Crawford County residents will be asked to trade a tax on fire hydrants for a 1 percent sales tax.
Most of a proposed special purpose local option sales tax would go toward replacing the fire hydrant fee, which is assessed on all Crawford County properties, even those without county water service, County Manager Pat Kelly said.
The countys water service had been losing money for years and had effectively been subsidized by the general fund. The fire hydrant fee, which is going to $20 per parcel per year, was a stop-gap measure, Kelly said. Commissioners have vowed to remove the hydrant fee if the SPLOST is approved.
Voters in the Nov. 5 election will be asked to approve general obligation bonds -- a kind of loan -- that would pay off about $3 million in outstanding water revenue bonds. Most of the SPLOST itself would go to pay off the new bonds.
Kelly said the goal would be for the proposed SPLOST and a subsequent SPLOST to completely pay off the debt over about a decade.
Novembers vote, if approved, shortens the length of the current debt, it saves over $2.1 million in interest, it eliminates the hydrant fee, and not only does the county water system become self-sufficient, it starts making money, Kelly said. And monies from the water system can be transferred to the general fund, but you cant go the other way.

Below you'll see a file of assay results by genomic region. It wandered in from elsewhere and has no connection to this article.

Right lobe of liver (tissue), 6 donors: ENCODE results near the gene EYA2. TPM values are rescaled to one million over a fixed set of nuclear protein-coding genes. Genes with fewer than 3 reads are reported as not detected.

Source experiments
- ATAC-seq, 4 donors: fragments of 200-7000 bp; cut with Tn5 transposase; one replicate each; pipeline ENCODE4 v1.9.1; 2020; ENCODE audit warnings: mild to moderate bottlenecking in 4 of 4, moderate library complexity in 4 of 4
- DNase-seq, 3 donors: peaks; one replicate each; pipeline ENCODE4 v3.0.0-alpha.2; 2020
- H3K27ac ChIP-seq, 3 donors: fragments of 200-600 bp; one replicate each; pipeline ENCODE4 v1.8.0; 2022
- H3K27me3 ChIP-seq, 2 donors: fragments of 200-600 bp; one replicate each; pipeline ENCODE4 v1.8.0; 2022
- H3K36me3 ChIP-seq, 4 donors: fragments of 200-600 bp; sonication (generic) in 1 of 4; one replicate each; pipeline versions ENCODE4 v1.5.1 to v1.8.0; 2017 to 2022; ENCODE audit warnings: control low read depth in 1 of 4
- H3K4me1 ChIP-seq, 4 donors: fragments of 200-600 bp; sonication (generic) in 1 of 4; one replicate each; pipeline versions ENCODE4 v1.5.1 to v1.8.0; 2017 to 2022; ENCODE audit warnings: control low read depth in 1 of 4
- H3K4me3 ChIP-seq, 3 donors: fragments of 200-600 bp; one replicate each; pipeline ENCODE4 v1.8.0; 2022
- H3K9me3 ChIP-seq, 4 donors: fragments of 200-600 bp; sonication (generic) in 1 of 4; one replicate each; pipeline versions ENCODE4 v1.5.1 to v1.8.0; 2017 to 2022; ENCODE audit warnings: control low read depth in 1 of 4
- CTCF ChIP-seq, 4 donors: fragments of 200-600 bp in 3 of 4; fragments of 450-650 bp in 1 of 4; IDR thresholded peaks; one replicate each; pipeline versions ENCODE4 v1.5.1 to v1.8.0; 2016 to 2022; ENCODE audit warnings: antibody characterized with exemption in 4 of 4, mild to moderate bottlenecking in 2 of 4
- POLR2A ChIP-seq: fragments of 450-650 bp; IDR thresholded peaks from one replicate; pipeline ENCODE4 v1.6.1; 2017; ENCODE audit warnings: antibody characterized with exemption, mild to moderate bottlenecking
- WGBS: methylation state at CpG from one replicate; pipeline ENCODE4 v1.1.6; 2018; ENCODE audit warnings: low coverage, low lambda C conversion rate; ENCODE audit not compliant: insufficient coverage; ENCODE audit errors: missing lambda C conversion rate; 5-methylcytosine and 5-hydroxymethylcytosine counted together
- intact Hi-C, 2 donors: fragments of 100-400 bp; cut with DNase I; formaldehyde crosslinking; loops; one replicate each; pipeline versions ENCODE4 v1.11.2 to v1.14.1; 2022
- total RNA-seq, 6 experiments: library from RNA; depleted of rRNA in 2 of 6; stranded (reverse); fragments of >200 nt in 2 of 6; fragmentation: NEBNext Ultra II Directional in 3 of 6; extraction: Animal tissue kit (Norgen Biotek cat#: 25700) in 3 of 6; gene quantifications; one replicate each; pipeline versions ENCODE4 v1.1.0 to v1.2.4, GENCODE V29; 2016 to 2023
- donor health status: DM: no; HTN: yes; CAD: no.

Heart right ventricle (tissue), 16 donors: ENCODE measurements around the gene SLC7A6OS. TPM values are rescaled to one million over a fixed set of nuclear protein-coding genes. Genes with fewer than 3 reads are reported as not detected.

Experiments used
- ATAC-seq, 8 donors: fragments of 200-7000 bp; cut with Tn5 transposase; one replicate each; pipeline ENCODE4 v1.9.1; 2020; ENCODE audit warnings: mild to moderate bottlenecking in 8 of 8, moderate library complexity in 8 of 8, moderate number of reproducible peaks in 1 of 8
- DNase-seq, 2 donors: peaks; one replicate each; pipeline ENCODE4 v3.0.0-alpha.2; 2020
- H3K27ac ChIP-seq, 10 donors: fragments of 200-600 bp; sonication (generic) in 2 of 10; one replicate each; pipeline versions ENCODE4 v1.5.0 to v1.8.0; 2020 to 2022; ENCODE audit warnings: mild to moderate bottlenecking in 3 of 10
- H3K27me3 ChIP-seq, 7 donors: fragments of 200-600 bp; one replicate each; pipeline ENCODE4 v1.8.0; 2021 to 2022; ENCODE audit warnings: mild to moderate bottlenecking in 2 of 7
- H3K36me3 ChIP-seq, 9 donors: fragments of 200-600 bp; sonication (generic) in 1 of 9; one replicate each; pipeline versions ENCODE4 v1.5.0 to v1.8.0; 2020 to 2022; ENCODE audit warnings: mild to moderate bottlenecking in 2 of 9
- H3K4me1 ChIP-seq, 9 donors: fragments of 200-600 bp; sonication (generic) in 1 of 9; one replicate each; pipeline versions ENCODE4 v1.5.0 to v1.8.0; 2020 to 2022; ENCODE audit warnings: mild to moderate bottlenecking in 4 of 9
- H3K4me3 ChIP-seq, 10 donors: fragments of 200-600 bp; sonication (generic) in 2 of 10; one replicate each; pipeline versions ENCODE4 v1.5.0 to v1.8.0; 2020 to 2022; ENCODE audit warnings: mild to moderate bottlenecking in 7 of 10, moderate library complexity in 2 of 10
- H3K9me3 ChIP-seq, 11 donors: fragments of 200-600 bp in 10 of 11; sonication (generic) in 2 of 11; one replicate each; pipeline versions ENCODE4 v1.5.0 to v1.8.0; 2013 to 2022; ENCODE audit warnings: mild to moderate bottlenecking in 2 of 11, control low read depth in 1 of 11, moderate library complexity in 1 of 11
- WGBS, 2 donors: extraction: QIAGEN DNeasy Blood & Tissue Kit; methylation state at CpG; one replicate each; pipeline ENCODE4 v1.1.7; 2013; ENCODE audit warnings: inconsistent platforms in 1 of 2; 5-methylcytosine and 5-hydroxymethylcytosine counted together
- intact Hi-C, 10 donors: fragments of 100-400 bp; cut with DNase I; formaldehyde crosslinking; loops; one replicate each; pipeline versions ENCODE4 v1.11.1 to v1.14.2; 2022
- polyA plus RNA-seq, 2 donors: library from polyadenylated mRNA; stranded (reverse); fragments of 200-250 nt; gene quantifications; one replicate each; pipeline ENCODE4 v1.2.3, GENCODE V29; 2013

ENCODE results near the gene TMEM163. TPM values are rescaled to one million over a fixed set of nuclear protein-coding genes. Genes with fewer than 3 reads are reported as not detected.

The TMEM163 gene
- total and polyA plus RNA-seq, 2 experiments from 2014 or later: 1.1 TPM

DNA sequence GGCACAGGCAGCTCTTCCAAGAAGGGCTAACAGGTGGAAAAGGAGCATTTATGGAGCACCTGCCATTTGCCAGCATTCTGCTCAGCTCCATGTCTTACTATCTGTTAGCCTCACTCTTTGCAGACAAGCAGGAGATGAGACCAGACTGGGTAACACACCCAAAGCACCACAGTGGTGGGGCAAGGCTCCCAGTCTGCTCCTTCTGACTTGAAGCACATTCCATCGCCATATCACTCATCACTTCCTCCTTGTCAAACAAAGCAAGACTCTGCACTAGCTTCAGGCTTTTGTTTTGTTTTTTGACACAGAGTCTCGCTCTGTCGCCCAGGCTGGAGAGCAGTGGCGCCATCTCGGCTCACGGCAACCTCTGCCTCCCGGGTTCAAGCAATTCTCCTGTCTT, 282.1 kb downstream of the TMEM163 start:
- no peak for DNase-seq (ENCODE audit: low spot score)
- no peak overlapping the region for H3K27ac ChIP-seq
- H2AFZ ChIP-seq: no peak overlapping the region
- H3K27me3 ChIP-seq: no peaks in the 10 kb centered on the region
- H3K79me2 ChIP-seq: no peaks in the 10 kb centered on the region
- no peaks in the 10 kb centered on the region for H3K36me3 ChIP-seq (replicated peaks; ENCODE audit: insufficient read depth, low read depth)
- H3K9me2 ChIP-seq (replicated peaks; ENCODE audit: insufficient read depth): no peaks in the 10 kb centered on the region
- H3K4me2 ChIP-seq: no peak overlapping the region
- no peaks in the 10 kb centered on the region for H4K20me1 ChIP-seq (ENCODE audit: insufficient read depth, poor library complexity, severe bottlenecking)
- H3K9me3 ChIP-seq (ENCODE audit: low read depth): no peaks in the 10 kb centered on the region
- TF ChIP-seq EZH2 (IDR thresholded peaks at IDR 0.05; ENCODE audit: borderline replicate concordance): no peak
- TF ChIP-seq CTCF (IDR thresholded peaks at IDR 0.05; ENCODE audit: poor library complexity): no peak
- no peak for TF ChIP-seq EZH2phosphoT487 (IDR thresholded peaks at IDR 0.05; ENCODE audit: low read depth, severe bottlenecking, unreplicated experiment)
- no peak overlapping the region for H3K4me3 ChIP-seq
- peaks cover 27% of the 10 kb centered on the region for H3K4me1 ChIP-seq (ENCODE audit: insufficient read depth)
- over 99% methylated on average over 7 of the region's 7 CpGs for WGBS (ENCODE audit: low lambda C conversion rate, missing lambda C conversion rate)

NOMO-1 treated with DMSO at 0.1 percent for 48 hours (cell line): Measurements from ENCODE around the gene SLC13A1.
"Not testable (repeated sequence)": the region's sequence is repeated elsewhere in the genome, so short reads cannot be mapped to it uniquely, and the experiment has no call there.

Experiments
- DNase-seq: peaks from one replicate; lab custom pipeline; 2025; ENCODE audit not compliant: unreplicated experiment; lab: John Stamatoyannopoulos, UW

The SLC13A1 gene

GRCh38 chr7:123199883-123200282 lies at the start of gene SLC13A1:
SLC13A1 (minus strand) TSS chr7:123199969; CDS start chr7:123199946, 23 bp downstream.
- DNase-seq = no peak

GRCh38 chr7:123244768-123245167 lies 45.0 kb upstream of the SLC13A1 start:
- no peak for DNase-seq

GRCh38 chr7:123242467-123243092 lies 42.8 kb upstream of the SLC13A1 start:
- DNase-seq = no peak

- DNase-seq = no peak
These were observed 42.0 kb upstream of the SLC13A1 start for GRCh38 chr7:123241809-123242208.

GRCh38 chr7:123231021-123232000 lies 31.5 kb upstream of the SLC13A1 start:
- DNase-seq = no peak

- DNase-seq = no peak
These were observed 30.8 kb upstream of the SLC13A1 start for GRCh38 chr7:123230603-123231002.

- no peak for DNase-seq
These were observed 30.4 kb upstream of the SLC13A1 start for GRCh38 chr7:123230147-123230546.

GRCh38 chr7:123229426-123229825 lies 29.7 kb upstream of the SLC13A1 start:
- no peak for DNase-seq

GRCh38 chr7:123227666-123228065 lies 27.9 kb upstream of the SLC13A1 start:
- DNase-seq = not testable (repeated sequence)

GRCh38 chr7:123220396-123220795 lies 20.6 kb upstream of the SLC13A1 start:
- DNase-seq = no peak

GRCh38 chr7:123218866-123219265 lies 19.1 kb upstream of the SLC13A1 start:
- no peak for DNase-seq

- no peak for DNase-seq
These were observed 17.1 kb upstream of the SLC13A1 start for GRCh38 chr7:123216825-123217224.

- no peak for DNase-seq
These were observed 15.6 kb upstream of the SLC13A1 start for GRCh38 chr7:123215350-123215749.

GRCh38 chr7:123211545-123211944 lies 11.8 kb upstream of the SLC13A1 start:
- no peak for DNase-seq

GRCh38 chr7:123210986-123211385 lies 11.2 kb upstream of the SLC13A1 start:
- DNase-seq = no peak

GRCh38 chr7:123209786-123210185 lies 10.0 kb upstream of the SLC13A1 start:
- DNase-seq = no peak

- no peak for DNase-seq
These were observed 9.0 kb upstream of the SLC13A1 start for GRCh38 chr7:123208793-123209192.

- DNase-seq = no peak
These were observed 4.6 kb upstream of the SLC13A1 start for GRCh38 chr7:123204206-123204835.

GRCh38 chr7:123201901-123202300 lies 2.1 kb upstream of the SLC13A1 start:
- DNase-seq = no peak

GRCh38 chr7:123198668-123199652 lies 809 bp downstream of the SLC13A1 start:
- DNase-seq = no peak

About 55 percent of the proposed SPLOST would go to toward the bonds for the water system. Another 31 percent would go toward county projects, including road improvements and upgrades to recreation facilities and public safety equipment.
Kelly said most of the countys share of the money would be put toward matching state road improvement grants.
The remaining 14 percent of the SPLOST money would go to the city of Roberta. The city would put that money toward water and sewer upgrades, as well as equipment for public safety.
The governing boards of the city and county agreed to the details Aug. 6. Kelly said officials will likely discuss the SPLOST referendum more in October.
The six-year sales tax would raise about $3 million.
To contact writer Mike Stucka, call 744-4251.